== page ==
Tuesday, April 15, 2014

Colorful Easter Eggs, Naturally...

Being raised by a Jewish mother and a Christian father in the atheist Soviet Union, I, somehow, remember coloring eggs when I was a child. And since my mother would never color eggs using chemically made food die, we would wrap eggs in onion peel, and boil them for about 15 minutes. The result - brown eggs on the Easter Sunday table...

I continued the tradition in my home. Every Easter Sunday, except for one, we colored eggs brown. But this year I felt that we can do better than just one color, and that there must be another edible plant that could turn eggs into different colors.

So I searched for ideas, tried them out, and came up with a very neat colors! Naturally, I want to share the recipes with you!

Shopping list:
White eggs
Brown eggs
Red Cabbage
Red and/or yellow onion peel
White vinegar

Step 1: Dice cabbage (don't sweat too much over it, though). Put it in a pot with water. Turn the heat on high to boil.

Step 2: Shred beets. Put them in another pot with water. Turn the heat on high to boil.

Step 3: Put onion peel in the third pot with water. Turn on high to boil.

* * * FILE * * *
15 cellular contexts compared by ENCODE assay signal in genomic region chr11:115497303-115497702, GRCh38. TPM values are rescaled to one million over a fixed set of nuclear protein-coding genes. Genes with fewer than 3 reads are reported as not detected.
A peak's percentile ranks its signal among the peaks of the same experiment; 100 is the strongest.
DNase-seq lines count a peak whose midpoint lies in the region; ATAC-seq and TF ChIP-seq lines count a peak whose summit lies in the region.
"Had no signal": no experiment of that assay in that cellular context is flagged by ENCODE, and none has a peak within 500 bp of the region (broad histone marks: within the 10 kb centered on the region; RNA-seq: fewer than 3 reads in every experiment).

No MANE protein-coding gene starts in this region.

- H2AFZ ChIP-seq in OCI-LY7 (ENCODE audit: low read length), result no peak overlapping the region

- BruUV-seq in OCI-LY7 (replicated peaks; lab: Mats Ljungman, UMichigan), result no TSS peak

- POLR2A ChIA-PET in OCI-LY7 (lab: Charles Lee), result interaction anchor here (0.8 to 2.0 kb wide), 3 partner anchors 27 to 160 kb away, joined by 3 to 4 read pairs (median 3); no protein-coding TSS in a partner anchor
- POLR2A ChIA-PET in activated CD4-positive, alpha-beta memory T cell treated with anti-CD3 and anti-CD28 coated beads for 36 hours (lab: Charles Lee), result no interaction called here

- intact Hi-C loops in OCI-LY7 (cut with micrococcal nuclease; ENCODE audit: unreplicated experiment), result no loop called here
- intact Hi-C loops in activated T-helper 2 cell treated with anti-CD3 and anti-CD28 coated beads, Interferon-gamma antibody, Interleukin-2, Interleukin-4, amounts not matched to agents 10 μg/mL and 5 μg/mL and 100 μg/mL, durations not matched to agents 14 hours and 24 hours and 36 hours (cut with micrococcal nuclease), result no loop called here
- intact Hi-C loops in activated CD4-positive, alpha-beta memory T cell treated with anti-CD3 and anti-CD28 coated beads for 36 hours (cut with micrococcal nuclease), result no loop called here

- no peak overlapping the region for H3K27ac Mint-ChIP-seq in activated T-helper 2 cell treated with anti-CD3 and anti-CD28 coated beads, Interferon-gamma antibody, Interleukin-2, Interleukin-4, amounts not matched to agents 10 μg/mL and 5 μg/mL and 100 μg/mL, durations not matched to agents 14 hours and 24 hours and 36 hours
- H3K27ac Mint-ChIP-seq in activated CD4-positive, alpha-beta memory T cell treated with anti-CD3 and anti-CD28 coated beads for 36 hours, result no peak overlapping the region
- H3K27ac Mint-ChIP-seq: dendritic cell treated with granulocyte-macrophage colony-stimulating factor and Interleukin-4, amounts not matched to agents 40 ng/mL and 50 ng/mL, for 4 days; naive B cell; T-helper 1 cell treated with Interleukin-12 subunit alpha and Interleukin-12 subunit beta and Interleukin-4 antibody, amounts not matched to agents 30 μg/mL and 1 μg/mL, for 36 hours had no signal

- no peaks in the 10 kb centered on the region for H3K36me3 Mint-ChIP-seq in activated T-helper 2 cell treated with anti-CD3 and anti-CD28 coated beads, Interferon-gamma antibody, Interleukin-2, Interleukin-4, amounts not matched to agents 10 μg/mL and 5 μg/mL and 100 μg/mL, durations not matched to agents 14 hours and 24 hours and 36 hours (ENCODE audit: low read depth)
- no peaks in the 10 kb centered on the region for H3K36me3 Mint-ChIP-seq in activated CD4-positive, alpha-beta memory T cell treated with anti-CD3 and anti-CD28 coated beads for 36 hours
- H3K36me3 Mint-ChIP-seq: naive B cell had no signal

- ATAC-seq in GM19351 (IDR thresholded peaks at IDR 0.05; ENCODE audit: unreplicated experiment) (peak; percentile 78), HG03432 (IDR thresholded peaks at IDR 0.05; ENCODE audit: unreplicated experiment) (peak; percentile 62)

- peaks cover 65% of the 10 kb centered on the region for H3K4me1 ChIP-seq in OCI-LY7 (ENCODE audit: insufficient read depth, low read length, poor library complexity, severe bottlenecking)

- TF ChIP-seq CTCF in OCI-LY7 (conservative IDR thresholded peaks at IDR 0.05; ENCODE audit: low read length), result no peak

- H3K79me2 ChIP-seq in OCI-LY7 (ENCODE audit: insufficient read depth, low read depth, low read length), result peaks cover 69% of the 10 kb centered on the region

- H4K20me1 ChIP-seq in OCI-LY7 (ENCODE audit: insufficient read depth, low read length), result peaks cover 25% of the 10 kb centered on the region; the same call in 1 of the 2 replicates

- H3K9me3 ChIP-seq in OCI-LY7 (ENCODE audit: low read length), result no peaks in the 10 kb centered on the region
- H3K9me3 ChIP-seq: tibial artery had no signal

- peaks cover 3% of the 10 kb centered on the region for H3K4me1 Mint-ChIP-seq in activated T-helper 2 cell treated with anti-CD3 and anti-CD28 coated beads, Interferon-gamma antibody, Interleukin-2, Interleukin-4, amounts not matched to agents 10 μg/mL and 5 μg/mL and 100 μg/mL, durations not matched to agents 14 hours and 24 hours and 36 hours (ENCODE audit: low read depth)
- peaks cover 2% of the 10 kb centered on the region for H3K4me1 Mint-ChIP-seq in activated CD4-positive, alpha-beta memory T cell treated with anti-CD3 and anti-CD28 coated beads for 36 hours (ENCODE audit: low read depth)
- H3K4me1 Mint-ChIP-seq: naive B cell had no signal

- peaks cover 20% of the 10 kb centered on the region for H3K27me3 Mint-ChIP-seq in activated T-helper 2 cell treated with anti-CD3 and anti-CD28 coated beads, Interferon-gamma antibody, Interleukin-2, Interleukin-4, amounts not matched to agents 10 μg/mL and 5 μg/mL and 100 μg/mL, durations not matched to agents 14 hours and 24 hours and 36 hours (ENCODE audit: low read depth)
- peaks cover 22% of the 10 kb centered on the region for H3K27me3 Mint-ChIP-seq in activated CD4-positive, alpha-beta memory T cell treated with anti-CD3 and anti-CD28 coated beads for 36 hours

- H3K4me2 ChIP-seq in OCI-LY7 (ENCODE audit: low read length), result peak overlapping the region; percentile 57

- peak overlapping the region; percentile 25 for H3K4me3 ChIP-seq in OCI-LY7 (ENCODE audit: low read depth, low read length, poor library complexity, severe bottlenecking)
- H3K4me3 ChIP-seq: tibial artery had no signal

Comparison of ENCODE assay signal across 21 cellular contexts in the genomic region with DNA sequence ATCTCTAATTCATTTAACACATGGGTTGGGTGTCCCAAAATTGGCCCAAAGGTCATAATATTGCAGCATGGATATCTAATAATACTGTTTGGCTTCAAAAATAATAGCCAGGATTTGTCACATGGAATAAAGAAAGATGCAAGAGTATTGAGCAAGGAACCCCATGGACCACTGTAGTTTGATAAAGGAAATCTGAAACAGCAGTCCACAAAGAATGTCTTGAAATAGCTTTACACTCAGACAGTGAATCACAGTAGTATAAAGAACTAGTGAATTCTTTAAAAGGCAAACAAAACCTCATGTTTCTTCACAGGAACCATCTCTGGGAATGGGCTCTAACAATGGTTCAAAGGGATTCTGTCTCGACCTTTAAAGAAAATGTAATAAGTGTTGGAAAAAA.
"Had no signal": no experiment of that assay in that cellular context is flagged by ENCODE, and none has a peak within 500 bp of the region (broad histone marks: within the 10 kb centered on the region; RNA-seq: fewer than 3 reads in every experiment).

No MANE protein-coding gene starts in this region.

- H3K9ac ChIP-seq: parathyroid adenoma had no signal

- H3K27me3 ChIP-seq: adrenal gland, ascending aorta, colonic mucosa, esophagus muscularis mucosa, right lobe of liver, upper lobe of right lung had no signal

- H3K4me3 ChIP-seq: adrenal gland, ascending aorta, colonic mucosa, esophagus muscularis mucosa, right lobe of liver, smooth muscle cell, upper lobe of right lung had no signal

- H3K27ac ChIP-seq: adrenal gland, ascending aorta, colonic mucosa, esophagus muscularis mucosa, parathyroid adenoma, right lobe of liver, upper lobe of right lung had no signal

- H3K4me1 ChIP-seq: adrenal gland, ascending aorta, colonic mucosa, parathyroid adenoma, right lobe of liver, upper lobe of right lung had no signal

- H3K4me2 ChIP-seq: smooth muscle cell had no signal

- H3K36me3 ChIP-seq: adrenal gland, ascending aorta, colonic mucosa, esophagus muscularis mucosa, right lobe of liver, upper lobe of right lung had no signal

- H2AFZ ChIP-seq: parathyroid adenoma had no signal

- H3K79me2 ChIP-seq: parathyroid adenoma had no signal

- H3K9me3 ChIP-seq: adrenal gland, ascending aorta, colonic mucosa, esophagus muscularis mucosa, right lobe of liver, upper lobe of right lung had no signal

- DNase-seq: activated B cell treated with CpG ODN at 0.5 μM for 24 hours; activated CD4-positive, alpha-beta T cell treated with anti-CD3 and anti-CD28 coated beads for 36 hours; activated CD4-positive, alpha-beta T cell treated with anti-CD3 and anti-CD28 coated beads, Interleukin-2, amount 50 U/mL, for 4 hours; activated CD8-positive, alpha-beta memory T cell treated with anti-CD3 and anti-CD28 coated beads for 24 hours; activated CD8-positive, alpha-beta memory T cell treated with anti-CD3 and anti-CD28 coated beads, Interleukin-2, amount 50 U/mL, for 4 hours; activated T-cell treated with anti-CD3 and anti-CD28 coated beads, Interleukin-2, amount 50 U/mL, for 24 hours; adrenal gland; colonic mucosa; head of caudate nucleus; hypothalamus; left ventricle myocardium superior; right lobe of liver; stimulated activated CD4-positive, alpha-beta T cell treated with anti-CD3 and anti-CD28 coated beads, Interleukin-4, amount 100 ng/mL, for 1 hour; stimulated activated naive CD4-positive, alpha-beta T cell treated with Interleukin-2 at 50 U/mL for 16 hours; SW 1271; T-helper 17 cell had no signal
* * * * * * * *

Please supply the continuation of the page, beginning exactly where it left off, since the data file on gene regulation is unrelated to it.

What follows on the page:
Once boiling, turn heat down to low, and let them simmer for about 20 minutes. Then, remove pots from the heat and let them cool.

Step 4:
At the same time, hard-boil eggs. Since white and brown eggs come up with different colors, make sure you get a few of each. Once ready, place the eggs in cold water. Set aside to cool.

Step 5:
Prepare glasses or plastic containers where you will be placing eggs. Drain the cooled and colored liquids into cups. Add 1 tsp of white vinegar to each cup. Place the eggs into the containers and refrigerate overnight.
*To get good brown color, wrap an egg into onion peel, place into the onion liquid, and refrigerate overnight.
Here are the results I got in the morning. I was so excited!
Make sure to take the eggs out of the containers carefully. When they are wet, the color scratches off easily.
 Beautiful! Cabbage turned white eggs in blue and brown eggs into charcoal. Beets turned white eggs into pink and brown eggs in to red. Onion, turned eggs into a dark deep orange I would say.

Family was very happy to finally have eggs colored in other than brown! And then, of course, it was breakfast time... more like a champaign brunch. Cheers!

With love always,
xo, Zuma A.

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